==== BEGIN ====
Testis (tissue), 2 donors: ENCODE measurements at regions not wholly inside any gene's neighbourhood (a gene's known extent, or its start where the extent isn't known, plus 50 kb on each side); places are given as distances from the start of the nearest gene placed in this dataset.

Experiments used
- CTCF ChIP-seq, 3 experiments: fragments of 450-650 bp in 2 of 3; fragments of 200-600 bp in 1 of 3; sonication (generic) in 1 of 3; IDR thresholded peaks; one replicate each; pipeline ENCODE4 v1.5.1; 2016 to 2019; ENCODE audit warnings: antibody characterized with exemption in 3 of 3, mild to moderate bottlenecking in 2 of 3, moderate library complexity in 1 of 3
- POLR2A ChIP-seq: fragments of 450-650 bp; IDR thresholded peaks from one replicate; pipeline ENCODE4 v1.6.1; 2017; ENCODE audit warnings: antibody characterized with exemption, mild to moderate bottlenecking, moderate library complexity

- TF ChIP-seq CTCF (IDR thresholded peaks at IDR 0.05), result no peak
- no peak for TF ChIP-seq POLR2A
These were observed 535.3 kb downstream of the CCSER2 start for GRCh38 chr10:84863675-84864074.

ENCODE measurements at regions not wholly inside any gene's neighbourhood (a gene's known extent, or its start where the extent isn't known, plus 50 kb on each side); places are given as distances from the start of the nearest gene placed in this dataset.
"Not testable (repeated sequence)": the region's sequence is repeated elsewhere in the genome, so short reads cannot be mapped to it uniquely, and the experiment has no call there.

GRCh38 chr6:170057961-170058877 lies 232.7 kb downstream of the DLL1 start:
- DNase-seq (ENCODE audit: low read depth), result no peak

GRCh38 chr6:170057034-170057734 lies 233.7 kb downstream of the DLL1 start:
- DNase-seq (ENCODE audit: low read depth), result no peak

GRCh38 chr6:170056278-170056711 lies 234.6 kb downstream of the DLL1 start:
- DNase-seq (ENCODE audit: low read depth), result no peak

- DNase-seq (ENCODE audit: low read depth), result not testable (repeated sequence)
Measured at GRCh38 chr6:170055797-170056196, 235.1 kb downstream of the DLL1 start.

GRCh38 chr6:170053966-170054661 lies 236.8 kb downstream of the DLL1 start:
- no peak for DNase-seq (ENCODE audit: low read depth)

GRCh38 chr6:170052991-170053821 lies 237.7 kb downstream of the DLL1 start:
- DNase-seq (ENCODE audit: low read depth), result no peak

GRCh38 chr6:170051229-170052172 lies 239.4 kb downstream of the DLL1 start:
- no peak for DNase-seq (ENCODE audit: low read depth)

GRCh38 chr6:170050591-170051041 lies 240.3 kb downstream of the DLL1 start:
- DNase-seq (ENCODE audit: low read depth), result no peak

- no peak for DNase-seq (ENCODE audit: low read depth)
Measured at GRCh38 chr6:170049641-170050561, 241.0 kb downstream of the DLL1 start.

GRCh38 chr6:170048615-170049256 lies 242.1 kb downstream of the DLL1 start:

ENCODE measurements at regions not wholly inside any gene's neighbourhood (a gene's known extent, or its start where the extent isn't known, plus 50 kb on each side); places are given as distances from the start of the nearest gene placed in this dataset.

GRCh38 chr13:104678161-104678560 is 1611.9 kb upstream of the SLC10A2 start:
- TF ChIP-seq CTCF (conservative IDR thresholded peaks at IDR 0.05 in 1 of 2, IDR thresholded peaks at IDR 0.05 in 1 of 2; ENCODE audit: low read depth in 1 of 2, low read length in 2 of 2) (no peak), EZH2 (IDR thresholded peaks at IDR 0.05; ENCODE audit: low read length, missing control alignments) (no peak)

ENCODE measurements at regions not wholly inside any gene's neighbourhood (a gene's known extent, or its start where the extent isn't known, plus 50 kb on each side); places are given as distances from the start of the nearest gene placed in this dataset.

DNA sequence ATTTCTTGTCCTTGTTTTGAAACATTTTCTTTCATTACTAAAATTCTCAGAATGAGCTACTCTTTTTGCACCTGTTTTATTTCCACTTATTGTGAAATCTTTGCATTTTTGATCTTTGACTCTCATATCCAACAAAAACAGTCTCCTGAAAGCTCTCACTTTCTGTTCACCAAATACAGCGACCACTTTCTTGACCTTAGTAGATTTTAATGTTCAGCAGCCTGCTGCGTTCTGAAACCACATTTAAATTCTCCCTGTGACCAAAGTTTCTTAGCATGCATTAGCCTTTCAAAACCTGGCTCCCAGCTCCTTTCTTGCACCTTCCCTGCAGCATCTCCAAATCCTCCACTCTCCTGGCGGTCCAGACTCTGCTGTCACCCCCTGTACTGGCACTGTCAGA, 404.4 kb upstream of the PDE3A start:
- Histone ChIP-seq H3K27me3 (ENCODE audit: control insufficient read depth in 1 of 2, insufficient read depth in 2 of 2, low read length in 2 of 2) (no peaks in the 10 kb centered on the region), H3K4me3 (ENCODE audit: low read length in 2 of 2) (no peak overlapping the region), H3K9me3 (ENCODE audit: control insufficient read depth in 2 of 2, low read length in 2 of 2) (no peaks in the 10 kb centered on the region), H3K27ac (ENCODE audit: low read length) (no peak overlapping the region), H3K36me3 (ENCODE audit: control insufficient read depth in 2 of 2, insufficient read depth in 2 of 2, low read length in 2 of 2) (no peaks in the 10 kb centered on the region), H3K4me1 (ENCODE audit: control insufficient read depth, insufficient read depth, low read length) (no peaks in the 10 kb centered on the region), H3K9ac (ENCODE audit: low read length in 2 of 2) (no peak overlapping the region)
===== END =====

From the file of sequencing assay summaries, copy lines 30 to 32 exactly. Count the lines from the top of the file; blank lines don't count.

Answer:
GRCh38 chr13:104678161-104678560 is 1611.9 kb upstream of the SLC10A2 start:
- TF ChIP-seq CTCF (conservative IDR thresholded peaks at IDR 0.05 in 1 of 2, IDR thresholded peaks at IDR 0.05 in 1 of 2; ENCODE audit: low read depth in 1 of 2, low read length in 2 of 2) (no peak), EZH2 (IDR thresholded peaks at IDR 0.05; ENCODE audit: low read length, missing control alignments) (no peak)

ENCODE measurements at regions not wholly inside any gene's neighbourhood (a gene's known extent, or its start where the extent isn't known, plus 50 kb on each side); places are given as distances from the start of the nearest gene placed in this dataset.